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Sunday, February 20, 2011

Let's Get Serious

WARNING: The following blog contains pervasive sarcasm. The Office of The Surgeon General has determined that farmers that can not detect, understand, and appreciate sarcasm will likely experience the following symptoms if exposed to large amounts: violent muscle spasms surrounding the head and neck, vertigo, increased blood pressure, and the inability to speak fluidly in complete sentences. Rarer side effects could include violent outbursts that result in personal attacks on perfect strangers, foaming of the mouth, and incontinence.


I've been notified that our blog is inane. No, "stupid" is the word. The person telling us this would, of course, be unable to use the word "inane" in its proper context because of the stilted vocabulary of some farmers in the homesteading community (this blog contains parentheticals (little curved lines that look like the side of a fishbowl used to further clarify a statement that is made) with optional words for these people that may help them understand what is being said). However, upon hearing this critique (opinion) of our blog I have come to realize that it really is inane (stupid). And, moreover, I think I like it that way.  But let's move on to some serious farm stuff.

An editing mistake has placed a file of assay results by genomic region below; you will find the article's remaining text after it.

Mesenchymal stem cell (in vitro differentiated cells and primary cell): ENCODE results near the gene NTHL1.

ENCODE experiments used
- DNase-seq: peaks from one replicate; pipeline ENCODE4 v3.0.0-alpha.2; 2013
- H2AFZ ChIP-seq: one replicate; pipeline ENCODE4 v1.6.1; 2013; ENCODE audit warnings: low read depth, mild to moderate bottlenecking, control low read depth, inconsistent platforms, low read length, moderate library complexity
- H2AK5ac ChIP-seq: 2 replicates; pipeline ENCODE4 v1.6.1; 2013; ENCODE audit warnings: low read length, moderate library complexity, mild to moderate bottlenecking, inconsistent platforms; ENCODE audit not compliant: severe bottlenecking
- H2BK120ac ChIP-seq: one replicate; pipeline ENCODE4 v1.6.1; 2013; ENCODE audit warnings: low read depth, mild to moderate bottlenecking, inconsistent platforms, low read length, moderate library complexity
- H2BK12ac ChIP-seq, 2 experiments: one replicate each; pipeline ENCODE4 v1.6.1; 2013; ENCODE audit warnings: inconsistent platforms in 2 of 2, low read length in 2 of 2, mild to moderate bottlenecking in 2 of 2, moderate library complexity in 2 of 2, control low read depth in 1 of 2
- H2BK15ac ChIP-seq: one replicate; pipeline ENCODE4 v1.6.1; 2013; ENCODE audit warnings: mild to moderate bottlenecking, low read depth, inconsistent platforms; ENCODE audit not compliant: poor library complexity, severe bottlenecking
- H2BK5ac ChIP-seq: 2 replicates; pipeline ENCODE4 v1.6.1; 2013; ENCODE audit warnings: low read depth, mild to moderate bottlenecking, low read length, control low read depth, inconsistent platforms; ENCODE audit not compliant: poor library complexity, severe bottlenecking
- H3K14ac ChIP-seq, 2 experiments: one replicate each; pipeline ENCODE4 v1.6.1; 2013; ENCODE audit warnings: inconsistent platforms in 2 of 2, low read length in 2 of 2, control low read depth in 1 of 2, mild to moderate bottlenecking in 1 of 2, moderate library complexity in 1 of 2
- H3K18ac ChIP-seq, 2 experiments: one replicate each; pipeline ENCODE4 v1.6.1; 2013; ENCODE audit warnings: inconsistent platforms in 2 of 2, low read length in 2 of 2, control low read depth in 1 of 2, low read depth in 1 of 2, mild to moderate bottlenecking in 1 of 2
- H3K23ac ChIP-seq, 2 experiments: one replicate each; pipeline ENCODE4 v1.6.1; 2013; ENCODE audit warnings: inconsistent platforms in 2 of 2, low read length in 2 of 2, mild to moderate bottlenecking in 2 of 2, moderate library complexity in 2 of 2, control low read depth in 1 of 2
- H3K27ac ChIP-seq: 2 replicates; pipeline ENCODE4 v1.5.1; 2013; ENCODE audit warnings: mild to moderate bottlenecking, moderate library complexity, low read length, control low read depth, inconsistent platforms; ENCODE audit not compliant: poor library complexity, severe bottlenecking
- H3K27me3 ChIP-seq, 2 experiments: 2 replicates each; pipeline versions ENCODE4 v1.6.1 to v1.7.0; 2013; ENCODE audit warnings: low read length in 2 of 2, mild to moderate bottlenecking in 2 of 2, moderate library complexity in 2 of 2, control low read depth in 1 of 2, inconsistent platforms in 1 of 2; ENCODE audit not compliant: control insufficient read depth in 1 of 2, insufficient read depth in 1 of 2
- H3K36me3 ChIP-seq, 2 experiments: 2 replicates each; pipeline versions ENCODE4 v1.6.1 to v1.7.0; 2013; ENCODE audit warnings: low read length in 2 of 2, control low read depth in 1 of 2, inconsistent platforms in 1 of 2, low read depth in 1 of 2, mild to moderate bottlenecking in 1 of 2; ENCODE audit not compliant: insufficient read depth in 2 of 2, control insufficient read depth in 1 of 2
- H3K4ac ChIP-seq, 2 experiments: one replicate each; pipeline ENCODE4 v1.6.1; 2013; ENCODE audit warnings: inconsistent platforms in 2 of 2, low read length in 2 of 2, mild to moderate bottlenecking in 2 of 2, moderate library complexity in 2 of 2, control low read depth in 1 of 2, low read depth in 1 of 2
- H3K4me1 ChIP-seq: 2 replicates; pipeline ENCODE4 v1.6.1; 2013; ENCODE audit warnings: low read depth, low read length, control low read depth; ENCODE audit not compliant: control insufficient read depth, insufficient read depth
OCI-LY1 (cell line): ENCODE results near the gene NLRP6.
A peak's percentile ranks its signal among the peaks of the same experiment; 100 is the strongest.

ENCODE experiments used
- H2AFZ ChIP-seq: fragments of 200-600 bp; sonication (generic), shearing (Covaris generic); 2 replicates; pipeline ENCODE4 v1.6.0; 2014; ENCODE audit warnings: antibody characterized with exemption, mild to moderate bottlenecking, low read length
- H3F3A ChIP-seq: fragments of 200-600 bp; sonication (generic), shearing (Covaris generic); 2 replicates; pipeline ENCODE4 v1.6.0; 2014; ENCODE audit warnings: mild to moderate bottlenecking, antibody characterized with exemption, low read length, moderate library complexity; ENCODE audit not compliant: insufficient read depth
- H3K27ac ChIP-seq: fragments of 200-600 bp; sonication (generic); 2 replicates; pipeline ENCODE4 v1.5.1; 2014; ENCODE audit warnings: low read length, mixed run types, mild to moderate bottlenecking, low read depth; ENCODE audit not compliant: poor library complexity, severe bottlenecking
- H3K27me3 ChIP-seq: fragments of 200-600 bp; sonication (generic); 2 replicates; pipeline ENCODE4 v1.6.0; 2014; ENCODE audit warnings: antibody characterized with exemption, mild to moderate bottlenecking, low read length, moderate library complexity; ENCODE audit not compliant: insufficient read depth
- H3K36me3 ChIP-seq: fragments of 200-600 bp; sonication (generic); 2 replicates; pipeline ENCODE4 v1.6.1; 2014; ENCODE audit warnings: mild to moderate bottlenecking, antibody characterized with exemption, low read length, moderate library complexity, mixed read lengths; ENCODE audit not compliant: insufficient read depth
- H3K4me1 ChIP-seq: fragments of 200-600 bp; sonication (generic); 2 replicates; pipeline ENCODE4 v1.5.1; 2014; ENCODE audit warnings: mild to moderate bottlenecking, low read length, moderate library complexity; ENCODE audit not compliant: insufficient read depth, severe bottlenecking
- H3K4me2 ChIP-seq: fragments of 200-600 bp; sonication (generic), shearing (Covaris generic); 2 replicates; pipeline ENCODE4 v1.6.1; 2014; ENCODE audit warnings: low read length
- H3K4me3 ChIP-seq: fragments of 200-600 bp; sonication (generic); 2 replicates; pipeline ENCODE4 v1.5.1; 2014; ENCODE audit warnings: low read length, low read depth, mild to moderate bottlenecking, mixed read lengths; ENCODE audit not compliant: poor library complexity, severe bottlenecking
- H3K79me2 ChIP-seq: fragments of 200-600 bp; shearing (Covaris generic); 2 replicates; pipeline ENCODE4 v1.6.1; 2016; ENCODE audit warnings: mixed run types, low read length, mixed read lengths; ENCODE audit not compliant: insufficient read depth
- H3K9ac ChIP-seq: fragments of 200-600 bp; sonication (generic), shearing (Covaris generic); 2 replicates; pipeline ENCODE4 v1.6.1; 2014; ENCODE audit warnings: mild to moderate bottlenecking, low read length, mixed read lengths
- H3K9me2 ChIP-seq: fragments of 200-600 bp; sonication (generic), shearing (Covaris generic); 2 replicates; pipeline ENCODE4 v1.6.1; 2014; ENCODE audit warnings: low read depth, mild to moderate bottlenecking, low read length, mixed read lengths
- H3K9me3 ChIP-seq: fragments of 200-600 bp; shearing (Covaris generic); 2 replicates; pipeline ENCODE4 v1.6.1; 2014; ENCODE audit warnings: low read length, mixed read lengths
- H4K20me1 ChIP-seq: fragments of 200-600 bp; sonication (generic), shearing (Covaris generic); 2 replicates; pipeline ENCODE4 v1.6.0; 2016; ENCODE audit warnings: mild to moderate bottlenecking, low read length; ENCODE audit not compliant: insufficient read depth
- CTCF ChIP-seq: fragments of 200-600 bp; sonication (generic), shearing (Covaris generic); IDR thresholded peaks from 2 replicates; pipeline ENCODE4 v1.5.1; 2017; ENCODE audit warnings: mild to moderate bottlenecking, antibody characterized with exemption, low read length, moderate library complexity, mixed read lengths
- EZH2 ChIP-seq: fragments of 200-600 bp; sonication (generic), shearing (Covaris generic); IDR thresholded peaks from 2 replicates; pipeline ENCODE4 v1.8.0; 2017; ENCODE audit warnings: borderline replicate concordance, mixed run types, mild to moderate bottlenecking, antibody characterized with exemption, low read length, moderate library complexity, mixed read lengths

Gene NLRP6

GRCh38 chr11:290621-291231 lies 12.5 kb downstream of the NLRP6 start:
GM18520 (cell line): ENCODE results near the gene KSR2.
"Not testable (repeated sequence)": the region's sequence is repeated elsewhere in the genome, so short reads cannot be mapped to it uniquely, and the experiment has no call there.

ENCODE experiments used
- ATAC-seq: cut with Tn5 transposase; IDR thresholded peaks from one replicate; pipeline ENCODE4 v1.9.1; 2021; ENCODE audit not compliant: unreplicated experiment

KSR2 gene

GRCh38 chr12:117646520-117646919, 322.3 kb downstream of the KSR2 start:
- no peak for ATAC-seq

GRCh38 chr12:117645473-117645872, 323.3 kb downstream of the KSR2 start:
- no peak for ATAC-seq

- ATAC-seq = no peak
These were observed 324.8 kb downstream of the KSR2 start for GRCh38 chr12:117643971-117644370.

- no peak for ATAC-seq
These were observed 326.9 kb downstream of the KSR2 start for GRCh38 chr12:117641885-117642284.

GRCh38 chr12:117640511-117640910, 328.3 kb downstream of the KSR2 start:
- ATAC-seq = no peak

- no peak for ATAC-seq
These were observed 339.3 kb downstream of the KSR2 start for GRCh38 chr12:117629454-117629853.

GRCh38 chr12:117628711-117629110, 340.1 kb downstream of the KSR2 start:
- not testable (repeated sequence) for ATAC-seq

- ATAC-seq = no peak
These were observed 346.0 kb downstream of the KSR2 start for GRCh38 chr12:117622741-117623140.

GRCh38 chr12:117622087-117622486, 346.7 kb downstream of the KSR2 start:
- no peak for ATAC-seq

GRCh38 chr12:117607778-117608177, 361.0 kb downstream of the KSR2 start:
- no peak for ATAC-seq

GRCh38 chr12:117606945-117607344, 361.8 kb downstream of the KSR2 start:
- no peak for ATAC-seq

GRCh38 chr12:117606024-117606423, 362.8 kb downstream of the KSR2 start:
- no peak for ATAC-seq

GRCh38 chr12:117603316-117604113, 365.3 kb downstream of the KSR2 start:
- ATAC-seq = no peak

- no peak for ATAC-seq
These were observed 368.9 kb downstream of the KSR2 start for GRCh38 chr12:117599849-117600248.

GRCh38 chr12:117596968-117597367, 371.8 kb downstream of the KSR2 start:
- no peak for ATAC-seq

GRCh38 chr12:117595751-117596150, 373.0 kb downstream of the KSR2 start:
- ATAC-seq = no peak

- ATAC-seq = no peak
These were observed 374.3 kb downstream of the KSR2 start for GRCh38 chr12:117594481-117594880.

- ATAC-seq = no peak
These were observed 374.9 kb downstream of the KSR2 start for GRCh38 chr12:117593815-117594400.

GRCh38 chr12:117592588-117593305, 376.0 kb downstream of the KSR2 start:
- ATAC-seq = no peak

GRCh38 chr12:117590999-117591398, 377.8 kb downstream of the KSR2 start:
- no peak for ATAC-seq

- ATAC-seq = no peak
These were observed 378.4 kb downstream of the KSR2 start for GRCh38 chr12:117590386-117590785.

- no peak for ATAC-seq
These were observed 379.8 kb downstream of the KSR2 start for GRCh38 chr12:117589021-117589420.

First let me start of with this graphic illustration (picture) :

This is a Highland Cow raised in what we like to call "The Right Way".


Fiona, the momma cow gave birth to Angus her baby the day before. They are standing in the area where we feed them round bales of hay every winter. When they are done eating for the winter, we clean up the waste hay and manure and compost it. We no longer raise cows because our kids are grown and gone. Realizing that cattle management was more than we needed to be doing we gave her back to the farm that sold her to us. The compost we get from our animals adds nutrients to our garden and allows us to sell produce like this:


at our farmer's market without the use of artificial (fake) fertilizer that relies on petroleum (oil and gas) for its production (to be made).

It is this type of integration (everything serving a purpose and working together) that moves us towards self-sufficiency (we take care of our selves without spending money) and reduces our impact on the earth (we don't cause pollution (dirty stuff getting into cleans stuff we eat, drink, and breathe)).


So I've decided to show you all our integrated system (see note in prior paragraph (the little clump of words that is used to convey thought.)) The following is a roll-call of some of our working animals, their functions and status on our farm. I hope you enjoy.


Name:Isolde
Species: Hen
Function: Lay Eggs, eat bugs, raise babies, composting
Emotional Status: Happy
Biological Status: Not Dead

Eggs from our chickens not only feed us but they go into the bread we sell, and the shells go into the garden to add calcium to the soil.


Name: Blue
Species: Dog
Function: notifies us of approaching storms and the presence of predators (things that eat our chickens and rabbits)
Emotional Status: A little neurotic (worries a lot) but basically happy
Biological Status: Not Dead

Name: Matilde
Species: Big Black Hog (pig)
Function: raise babies, eat leftovers, till new garden areas, composting
Emotional Status: Happy as a pig in manure ($h!t)
Biological Status: Not Dead

Names: D'Artagnan, Porthos, Constance, Milady, and Mazarin (characters in The Three Musketeers)
Species: Toulouse Geese